Phil Mickelson is sick of taking the blame for other people’s decisions that mean the USA fail at the Ryder Cup – so he’s taking “ownership” of the campaign at Hazeltine this week.
Not content with retreading his infamous criticism of Tom Watson from Gleneagles, Mickelson – the prime mover behind the USA’S Task Force aimed at reversing their Ryder Cup fortunes – displayed his continuing frustration with an infamous incident at the 2004 Ryder Cup at Oakland Hills, when US skipper Hal Sutton paired him with Tiger Woods and the pair failed to gel.
“Just a month ago there’s an analyst on the Golf Channel accusing me of being a non-team player because of that,” he said. “We didn’t play well and maybe we were the problem. But we were told two days before that we were playing together, we had no time to prepare.
“Tiger plays a very different ball, a high-spin ball so I grabbed a couple of dozen and tried to learn his golf ball in a four to five hour session, but that cut into my own preparation.
“I’ve never ball-tested two days prior to a major. You’d never do that. I do my preparation which allows me to bring out my best golf.
“If we’d had known a month in advance, I think we could have made it work, but it was two days. That’s an example of a captain who put us in a position to fail, and we failed monumentally.
“To say, well, you just need to play better (as Watson said at Gleneagles) is so misinformed – you will play how you prepare.”
He expressed his frustration for being blamed for poor decisions at the Ryder Cup he didn’t make.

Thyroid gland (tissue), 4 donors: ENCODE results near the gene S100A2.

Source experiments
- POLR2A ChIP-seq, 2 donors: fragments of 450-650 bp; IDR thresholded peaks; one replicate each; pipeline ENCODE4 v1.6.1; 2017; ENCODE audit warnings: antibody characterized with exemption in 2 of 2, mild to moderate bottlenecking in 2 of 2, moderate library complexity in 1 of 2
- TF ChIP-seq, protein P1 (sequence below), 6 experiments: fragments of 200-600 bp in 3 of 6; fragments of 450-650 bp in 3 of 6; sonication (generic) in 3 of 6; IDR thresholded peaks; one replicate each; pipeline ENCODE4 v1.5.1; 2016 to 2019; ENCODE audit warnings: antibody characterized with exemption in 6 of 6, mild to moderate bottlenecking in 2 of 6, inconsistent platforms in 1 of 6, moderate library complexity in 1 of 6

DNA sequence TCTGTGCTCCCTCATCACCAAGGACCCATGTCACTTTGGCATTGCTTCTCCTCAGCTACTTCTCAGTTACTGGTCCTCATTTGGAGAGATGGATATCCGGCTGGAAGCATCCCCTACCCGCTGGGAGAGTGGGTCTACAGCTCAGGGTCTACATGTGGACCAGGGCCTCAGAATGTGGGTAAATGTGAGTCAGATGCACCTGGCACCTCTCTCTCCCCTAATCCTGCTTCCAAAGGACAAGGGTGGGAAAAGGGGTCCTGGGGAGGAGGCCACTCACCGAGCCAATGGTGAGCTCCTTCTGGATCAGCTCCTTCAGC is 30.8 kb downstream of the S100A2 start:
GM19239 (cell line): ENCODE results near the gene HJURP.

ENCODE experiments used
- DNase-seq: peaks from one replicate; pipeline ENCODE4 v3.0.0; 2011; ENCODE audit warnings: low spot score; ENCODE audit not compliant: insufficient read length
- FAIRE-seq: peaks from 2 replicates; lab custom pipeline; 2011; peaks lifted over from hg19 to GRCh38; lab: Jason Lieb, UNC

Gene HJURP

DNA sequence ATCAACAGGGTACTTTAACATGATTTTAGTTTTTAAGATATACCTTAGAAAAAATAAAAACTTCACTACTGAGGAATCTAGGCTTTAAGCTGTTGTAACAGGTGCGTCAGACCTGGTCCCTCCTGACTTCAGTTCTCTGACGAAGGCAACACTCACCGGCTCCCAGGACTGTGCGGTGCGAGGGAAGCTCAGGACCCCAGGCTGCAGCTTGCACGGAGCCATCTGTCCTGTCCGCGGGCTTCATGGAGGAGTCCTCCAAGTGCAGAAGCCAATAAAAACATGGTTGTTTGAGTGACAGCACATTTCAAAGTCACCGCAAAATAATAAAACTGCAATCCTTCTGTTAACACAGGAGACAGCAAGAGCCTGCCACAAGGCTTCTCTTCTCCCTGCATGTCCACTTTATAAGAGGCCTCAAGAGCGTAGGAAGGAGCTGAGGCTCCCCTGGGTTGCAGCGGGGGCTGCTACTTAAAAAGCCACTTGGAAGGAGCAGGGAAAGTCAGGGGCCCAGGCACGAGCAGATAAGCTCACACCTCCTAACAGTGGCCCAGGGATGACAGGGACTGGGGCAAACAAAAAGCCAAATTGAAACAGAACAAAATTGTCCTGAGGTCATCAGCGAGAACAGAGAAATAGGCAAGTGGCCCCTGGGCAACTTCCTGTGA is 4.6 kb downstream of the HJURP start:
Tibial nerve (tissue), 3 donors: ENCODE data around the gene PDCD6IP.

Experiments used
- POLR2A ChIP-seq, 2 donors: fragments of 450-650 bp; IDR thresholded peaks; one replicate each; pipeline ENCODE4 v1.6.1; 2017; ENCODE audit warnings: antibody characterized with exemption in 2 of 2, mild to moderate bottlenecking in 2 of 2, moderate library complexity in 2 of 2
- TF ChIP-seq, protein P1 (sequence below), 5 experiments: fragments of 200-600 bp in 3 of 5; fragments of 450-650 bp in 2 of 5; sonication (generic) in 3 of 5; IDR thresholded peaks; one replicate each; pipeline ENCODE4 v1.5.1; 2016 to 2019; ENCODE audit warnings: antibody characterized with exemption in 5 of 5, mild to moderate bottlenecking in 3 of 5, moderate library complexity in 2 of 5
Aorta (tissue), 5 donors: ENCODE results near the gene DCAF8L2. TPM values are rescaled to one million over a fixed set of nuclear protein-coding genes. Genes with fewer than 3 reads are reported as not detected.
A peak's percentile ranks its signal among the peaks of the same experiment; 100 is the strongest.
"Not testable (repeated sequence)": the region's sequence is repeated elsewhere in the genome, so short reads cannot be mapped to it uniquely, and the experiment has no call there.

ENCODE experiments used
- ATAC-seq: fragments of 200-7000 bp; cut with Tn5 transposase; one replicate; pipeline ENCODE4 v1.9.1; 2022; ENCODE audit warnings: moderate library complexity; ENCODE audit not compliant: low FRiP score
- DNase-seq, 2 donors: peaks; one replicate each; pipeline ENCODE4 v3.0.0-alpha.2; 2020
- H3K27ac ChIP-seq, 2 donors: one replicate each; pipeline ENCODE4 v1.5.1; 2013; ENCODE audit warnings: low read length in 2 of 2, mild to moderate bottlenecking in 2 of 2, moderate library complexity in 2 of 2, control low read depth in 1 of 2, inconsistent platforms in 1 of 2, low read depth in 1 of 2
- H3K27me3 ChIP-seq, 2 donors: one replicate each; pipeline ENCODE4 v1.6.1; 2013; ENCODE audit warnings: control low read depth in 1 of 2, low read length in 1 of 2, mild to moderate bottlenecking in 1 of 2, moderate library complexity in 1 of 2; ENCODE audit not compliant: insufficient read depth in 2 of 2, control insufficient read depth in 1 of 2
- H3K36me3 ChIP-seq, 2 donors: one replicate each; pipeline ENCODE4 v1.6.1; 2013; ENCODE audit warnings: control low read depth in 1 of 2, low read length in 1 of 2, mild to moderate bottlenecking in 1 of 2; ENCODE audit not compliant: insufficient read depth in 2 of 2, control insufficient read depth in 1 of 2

“Can you imagine how frustrating it is to care so much about something like I do about the Ryder Cup and be held accountable for decisions you had no part in?” he asked.
Mickelson has been so much a part of changing the attitude and lack of continuity within the US Ryder Cup team that he surely will be held primarily accountable for another failure this week, but he’s happy to take that on.
“In my 20 years this is the first time we (the players) have actually been involved in the decision-making process,” he said. “This is a year that Captain Love has been putting us in a position to succeed.
“He’s taken input from all parties. He’s making decisions that have allowed us to prepare to play our best.
“It’s very much like the model the Europeans have done with tremendous success, and I give them a lot of credit in their ability to lift each other to great heights and show that when you work as a team you can achieve so much greater success than you ever can as an individual.”
The inclusive process has meant that he and Tiger Woods – brought in as a vice-captain – have been bouncing ideas off each other for months.
“We’ve been talking on the phone multiple times a day,” he revealed. “It’s really exciting for us because we’ve been on so many teams for so many years and to have this much input and involvement, this inclusive process Davis has implemented, it’s so much fun for Tiger and I to be part of something like this.
“It’s a very different feel. We feel we’ve been put in a position to succeed and often times, you tend to succeed when that happens.”